Look at all the Chinese living in America, Britain, Australia, Canada
have been there 10, 20 years and they don't speak any English.
Immersion per se does not work.
Why? Because a drowning man cannot learn to swim.
When you don't speak a language you're like a baby
and if you drop yourself into a context
which is all adults talking about stuff over your head, you won't learn.
So, what are the five principles that you need to pay attention to?
First: the four words,
attention, meaning, relevance and memory,
and these interconnect in very, very important ways.
Especially when you're talking about learning.
Come with me on a journey through a forest.
You go on a walk through a forest
and you see something like this... Little marks on a tree,
maybe you pay attention, maybe you don't.
You go another 50 metres and you see this...
[image of bear footprint] You should be paying attention.
Another 50 metres, if you haven't been paying attention, you see this...
[image of roaring bear] And at this point, you're paying attention.
And you've just learned that this [marks on tree] is important,
it's relevant because it means this [roaring bear],
and anything that is related, any information related to your survival
is stuff that you're going to pay attention to
and therefore you're going to remember it.
If it's related to your personal goals
then you're going to pay attention to it,
if it's relevant, you're going to remember it.
So, the first rule, first principle for learning a language
is focus on language content that is relevant to you.
Which brings us to tools.
We master tools by using tools and we learn tools the fastest
when they are relevant to us.
So let me share a story.
A keyboard is a tool.
Typing Chinese a certain way, there are methods for this. That's a tool.
I had a colleague many years ago
who went to night school; Tuesday night, Thursday night,
two hours each time, practising at home,
she spent nine months, and she did not learn to type Chinese.
And one night we had a crisis.
We had 48 hours to deliver a training manual in Chinese.
And she got the job, and I can guarantee you
in 48 hours, she learned to type Chinese
because it was relevant, it was meaningful, it was important,
she was using a tool to create value.
So the second principle for learning a language is to use your language
as a tool to communicate right from day one.
As a kid does.
When I first arrived in China, I didn't speak a word of Chinese,
and on my second week I got to take a train ride overnight.
I spent eight hours sitting in the dining car talking to one of the guards on the train,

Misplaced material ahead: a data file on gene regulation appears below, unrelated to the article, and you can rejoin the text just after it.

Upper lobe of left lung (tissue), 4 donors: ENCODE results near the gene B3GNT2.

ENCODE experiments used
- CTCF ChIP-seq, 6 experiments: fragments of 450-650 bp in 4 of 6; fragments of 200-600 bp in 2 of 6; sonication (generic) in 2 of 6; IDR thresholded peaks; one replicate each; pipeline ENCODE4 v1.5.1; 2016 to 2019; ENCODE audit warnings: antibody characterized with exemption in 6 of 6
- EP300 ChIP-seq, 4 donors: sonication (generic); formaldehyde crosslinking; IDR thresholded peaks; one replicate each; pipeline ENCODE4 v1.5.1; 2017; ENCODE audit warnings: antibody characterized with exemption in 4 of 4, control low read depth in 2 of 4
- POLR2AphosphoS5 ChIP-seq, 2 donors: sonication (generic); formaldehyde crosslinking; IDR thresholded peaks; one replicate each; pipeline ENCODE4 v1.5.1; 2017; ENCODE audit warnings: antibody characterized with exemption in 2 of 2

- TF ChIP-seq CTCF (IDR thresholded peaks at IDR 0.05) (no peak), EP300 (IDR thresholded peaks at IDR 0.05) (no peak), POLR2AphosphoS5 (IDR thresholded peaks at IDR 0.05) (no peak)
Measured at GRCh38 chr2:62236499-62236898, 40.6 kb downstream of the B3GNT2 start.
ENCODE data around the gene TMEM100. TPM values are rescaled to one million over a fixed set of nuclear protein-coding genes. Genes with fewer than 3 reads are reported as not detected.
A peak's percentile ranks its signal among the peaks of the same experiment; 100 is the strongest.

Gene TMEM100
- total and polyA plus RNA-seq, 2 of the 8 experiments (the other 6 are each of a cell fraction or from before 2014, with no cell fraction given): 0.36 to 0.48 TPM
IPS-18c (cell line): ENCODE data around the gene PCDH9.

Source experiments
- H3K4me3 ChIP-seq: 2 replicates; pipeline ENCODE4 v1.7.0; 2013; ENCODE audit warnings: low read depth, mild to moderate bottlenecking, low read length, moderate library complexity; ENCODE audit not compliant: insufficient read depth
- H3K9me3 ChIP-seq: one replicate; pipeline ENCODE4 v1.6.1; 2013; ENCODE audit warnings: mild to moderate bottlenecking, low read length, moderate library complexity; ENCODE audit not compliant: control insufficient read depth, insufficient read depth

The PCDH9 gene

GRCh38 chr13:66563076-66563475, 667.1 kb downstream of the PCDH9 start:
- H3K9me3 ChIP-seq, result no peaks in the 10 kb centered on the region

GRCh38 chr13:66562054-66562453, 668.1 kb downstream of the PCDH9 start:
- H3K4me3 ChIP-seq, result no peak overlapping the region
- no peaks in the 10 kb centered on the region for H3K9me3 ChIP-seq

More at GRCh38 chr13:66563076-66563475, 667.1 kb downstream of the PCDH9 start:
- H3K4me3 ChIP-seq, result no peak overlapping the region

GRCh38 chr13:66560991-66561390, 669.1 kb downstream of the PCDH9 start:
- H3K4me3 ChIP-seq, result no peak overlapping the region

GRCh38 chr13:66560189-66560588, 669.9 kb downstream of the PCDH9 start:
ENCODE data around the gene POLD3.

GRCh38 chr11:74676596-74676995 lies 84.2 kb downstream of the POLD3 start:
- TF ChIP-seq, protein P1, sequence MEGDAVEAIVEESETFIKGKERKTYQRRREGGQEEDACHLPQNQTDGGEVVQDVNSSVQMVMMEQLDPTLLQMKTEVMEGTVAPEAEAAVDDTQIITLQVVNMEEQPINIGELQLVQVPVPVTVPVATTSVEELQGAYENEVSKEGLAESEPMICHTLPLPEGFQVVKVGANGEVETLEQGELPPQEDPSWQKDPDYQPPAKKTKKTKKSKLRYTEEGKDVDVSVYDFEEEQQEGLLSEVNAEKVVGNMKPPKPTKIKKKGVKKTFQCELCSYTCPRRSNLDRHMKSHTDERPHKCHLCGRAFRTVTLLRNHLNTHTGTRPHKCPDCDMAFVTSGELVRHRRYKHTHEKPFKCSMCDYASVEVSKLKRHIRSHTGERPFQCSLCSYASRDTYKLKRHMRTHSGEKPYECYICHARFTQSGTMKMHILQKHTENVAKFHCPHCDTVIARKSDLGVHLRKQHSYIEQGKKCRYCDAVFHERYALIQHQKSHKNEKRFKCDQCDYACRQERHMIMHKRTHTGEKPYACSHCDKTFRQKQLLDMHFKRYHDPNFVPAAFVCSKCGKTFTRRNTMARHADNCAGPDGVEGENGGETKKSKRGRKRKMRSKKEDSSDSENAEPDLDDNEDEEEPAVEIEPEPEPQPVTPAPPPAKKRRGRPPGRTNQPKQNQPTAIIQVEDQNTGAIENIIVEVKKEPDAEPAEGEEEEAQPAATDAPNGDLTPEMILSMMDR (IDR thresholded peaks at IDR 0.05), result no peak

he took an interest in me for some reason,
and we just chatted all night in Chinese
and he was drawing pictures and making movements with his hands
and facial expressions and
piece by piece by piece I understood more and more.
But what was really cool, was two weeks later,
when people were talking Chinese around me,
I was understanding some of this
and I hadn't even made any effort to learn that.
What had happened, I'd absorbed it that night on the train,
which brings us to the third principle.
When you first understand the message,
then you will acquire the language unconsciously.
And this is really, really well documented now,
it's something called comprehensible input.
There's 20 or 30 years of research on this,
Stephen Krashen, a leader in the field,
has published all sorts of these different studies
and this is just from one of them.
The purple bars show the scores on different tests for language.
The purple people were people who had learned by grammar and formal study,
the green ones are the ones who learned by comprehensible input.
So, comprehension works. Comprehension is key
and language learning is not about accumulating lots of knowledge.
In many, many ways it's about physiological training.
A woman I know from Taiwan did great in English at school,
she got A grades all the way through,
went through college, A grades, went to the US
and found she couldn't understand what people were saying.
And people started asking her: "Are you deaf?"
And she was. English deaf.
Because we have filters in our brain that filter in
the sounds that we are familiar with
and they filter out the sounds of languages that we're not.
And if you can't hear it, you won't understand it,
if you can't understand it, you're not going to learn it.
So you actually have to be able to hear these sounds.
And there are ways to do that but it's physiological training.
Speaking takes muscle.
You've got 43 muscles in your face,
you have to coordinate those in a way
that you make sounds that other people will understand.
If you've ever done a new sport for a couple of days,
and you know how your body feels? Hurts?
If your face is hurting, you're doing it right.
And the final principle is state. Psycho-physiological state.
If you're sad, angry, worried, upset, you're not going to learn. Period.
If you're happy, relaxed, in an Alpha brain state, curious,
you're going to learn really quickly,
and very specifically you need to be tolerant of ambiguity.
If you're one of those people who needs to understand 100 per cent
every word you're hearing, you will go nuts,
because you'll be incredibly upset all the time, because you're not perfect.
If you're comfortable with getting some, not getting some,
just paying attention to what you do understand,
you're going to be fine, you'll be relaxed and you'll be learning quickly.
So based on those five principles, what are the seven actions that you take?
Number one: Listen a lot.
I call it brain soaking.
You put yourself in a context where you're hearing tons and tons and tons of a language
and it doesn't matter if you understand it or not.
You're listening to the rhythms, you're listening to patterns that repeat,
you're listening to things that stand out.